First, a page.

Sometimes, we need to look globally for solutions to local problems. And sometimes, we need to avoid looking to the past to help us create solutions for the future.
Consider transportation. Along with affordable housing, it is one of Santa Barbara's most divisive issues. On one side, proponents of highway-widening scream in frustration at the lack of progress. On the other, environmentalists tout alternate modes of transportation while non-commuting residents balk at paving over more of paradise. City and county officials, caught in the middle, want to study the issue further. But the underlying assumption everyone makes is that traffic will only get worse. Presumably because it always has; and because housing prices will continue to climb forcing more of the city's workers to become commuters.
But, what if that assumption is wrong? What if the number of cars on our roads actually goes down? Many experts including academics, activists, geologists and even former executives of the oil industry are making a strong case that we're either at or very close to the peak of oil production. While this doesn't mean that the supply of oil is exhausted, it does mean that the remaining oil will be harder to pump and that oil supplies will decline sharply in the face of ever-increasing demand. That we're at the peak is seemingly borne out by the inability of Saudi Arabia and other OPEC countries to increase production in spite of record-high prices of over $40/barrel.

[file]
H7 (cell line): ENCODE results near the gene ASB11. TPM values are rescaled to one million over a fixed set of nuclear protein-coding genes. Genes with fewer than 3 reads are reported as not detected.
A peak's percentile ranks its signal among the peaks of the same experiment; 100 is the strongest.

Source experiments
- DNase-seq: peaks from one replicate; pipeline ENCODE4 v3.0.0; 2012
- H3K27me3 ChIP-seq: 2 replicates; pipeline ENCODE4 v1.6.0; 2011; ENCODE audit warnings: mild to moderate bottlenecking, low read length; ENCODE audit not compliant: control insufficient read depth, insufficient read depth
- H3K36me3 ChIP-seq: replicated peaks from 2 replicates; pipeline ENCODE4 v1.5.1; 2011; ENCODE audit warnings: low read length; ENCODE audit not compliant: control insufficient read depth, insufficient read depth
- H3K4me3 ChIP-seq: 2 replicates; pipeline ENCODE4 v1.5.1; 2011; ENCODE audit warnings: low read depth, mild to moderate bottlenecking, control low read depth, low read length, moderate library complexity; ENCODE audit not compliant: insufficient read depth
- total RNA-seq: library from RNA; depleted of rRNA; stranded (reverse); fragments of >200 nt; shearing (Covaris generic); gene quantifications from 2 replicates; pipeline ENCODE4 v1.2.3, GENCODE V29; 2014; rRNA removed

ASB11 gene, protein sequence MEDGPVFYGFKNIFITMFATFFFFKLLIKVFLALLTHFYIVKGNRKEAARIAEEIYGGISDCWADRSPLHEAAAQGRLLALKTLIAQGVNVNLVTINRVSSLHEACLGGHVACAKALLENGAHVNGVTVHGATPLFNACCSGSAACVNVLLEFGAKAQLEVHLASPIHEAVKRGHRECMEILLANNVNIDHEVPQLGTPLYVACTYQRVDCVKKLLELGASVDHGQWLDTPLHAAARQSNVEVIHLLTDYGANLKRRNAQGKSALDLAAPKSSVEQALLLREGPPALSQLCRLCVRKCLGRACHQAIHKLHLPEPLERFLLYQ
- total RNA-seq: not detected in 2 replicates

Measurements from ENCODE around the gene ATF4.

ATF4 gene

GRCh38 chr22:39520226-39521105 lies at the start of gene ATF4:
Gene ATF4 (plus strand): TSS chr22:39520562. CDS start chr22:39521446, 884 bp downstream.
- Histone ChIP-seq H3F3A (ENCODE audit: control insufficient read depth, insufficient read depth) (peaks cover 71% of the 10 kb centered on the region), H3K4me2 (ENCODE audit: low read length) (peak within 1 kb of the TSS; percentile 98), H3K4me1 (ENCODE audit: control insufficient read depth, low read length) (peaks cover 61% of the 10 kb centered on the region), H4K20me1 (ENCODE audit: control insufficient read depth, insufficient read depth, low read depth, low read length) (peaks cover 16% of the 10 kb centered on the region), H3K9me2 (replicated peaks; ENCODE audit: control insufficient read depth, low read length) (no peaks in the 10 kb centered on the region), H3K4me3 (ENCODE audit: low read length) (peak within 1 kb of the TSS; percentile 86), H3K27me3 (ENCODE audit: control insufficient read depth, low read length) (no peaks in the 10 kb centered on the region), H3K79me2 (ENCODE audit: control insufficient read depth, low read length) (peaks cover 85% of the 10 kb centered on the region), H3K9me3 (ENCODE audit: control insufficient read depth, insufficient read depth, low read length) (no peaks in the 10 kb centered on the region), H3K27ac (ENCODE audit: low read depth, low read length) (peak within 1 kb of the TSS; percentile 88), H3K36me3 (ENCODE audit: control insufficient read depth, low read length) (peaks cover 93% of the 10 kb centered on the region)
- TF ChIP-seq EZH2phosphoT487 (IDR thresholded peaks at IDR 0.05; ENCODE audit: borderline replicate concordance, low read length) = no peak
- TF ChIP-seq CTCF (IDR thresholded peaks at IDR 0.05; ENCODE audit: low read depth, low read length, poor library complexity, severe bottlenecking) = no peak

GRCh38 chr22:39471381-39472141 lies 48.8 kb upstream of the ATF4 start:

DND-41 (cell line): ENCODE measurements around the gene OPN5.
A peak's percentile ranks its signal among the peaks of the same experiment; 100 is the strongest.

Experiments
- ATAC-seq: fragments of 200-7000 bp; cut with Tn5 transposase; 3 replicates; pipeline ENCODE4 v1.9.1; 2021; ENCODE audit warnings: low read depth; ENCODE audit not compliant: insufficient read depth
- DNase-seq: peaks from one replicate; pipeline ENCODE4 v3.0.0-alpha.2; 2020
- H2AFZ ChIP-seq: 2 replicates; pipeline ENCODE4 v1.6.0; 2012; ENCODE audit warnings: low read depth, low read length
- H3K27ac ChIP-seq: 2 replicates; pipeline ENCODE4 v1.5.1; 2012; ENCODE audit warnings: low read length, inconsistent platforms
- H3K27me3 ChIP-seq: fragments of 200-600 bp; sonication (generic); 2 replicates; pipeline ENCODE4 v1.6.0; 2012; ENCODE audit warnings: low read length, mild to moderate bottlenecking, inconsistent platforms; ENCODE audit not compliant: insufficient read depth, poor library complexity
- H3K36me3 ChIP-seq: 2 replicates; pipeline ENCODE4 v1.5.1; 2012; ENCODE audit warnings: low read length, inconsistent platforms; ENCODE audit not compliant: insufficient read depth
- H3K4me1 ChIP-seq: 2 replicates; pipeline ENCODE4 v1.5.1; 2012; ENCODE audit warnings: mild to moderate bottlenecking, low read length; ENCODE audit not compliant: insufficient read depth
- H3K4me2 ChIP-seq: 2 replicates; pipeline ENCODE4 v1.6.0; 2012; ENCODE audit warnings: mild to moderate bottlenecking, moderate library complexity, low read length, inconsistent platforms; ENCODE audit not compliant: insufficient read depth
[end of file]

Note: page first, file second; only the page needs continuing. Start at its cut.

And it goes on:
What does this have to do with Santa Barbara? For one, U.S. GDP is closely tied to the availability of cheap oil. So, within a decade, a major recession is quite likely (and even likelier considering the cumulative impact of the $7 trillion-plus national debt and the strain on Social Security from the impending retirement of baby-boomers). And two, more obviously, with increasing gas prices, cars will get much more expensive to operate. Putting the two together, one can expect that the currently-inflated housing market will likely collapse at the same time that gas prices make commuting from Ventura and Lompoc unfeasible for most.
Of course, if we don't find a renewable source of energy to replace oil (and we're nowhere near doing that now), one can expect even more heartache for Santa Barbara (imagine, for instance, the loss of tourist revenue). Not to mention that we depend on oil for the basic necessities of life. A documentary called "The End of Suburbia (Oil Depletion and the Collapse of the American Dream)" which makes a powerful case for the looming peak oil crisis is playing at 6pm in Santa Barbara Public Library's Faulkner Gallery on Wednesday, September 22. It should be required viewing for all concerned residents and city and county officials. Let's not drive our city into the ditch because we never took our eyes off the rear-view mirror.